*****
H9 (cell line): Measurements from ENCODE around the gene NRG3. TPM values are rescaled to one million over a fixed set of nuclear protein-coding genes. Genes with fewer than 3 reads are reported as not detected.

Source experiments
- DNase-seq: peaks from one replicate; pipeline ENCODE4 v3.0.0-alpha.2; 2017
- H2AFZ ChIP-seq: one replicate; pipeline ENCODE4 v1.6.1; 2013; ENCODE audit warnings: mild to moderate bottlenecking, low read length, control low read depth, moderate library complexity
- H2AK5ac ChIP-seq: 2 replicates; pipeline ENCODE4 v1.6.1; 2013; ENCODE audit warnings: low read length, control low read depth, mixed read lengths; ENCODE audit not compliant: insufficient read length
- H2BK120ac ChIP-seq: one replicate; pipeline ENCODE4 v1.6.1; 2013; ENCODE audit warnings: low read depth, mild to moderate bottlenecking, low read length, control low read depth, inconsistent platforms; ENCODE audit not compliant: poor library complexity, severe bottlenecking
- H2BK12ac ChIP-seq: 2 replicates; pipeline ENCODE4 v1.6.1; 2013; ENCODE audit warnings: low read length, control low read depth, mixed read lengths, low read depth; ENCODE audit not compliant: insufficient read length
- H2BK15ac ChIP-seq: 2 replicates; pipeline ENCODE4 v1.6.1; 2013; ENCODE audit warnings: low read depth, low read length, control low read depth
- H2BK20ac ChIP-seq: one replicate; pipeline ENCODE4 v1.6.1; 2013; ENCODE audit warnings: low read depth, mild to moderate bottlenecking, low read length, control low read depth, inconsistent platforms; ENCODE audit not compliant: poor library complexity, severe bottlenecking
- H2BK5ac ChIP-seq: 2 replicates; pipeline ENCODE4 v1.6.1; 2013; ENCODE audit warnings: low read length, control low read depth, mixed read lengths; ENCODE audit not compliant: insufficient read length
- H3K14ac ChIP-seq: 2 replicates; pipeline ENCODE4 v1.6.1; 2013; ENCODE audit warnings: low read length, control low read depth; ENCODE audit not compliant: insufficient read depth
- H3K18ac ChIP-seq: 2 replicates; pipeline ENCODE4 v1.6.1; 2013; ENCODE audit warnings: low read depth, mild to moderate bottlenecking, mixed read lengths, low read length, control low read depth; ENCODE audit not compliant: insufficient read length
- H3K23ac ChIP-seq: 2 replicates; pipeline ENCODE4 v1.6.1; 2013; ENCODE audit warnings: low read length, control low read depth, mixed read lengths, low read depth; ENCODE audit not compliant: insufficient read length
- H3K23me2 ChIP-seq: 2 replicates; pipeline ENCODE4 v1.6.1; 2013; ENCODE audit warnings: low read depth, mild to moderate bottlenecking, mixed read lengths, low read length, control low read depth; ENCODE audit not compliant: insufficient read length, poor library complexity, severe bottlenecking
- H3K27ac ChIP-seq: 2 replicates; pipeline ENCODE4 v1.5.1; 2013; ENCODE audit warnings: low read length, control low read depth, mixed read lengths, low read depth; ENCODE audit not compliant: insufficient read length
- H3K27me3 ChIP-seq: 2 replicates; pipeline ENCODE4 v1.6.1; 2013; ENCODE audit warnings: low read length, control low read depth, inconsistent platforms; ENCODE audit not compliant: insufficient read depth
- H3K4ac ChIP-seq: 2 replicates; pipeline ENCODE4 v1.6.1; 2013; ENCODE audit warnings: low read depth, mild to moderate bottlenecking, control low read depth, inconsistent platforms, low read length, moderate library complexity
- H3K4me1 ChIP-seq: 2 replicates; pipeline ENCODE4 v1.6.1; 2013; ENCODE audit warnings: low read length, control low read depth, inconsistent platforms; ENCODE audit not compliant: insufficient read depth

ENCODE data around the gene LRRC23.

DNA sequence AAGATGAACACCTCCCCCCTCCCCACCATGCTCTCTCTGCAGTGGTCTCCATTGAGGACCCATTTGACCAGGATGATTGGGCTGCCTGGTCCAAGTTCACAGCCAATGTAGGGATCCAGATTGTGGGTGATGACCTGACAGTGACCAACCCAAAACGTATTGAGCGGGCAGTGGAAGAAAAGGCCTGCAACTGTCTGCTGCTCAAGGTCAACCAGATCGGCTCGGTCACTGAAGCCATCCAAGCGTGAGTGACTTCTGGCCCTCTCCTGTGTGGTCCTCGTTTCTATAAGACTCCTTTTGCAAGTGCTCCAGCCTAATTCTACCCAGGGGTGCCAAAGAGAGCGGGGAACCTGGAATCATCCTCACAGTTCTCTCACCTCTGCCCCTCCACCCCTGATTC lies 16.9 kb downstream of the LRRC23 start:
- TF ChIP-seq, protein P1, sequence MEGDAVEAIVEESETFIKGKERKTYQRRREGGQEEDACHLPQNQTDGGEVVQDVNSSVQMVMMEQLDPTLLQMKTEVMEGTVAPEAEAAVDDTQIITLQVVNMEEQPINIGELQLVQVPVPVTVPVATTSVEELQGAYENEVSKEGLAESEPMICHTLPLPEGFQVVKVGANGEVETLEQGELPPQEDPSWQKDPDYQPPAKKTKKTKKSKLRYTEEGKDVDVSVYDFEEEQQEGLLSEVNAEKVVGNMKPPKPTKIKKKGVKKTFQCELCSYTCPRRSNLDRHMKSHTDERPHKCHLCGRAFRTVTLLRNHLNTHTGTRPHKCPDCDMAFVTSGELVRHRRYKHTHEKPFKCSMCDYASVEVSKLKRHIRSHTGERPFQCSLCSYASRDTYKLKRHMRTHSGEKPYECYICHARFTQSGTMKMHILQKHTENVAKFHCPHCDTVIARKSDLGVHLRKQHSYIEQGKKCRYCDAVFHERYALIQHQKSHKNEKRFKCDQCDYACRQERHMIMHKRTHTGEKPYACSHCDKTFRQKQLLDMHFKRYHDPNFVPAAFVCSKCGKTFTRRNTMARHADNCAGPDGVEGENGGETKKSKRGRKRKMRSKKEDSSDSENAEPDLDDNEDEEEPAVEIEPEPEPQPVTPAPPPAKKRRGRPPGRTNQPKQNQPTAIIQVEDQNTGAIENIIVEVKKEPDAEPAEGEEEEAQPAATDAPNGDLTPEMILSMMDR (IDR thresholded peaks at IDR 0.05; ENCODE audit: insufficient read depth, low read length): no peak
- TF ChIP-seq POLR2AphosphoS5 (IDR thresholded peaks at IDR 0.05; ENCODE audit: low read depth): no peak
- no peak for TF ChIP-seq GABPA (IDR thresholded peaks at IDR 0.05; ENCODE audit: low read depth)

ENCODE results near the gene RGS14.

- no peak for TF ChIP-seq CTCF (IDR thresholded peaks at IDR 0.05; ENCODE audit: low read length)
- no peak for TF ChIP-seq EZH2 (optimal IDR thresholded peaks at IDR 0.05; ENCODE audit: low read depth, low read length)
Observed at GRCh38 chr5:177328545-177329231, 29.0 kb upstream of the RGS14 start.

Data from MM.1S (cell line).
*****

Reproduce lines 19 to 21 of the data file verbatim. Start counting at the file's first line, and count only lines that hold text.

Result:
ENCODE data around the gene LRRC23.

DNA sequence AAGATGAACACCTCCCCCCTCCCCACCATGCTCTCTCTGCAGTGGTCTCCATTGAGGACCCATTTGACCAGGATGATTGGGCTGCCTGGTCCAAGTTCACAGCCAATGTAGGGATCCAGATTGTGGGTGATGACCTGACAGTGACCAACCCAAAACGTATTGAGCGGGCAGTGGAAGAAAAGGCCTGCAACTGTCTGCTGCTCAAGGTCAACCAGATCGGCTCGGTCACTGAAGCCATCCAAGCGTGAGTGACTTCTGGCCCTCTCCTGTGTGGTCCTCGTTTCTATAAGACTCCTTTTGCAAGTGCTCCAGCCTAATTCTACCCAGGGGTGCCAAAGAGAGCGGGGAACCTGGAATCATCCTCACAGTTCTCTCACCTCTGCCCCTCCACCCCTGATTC lies 16.9 kb downstream of the LRRC23 start:
- TF ChIP-seq, protein P1, sequence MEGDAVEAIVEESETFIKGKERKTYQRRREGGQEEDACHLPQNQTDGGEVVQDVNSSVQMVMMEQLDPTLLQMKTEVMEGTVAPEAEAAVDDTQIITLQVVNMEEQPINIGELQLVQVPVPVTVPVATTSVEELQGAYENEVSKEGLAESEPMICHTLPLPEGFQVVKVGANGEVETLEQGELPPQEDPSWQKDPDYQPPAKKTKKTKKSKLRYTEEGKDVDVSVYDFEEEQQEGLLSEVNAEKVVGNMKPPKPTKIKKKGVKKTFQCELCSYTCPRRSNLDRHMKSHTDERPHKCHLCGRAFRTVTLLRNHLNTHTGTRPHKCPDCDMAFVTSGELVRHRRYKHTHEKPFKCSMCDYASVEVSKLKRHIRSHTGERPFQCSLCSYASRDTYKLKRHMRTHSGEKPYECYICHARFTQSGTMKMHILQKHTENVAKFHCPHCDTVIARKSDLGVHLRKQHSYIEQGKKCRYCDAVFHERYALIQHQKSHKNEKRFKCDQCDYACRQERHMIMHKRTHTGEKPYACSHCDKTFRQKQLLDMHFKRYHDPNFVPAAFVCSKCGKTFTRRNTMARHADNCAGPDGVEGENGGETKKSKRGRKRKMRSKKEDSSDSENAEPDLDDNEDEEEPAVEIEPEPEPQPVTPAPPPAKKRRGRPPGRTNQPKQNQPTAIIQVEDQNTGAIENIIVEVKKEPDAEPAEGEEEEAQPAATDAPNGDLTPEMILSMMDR (IDR thresholded peaks at IDR 0.05; ENCODE audit: insufficient read depth, low read length): no peak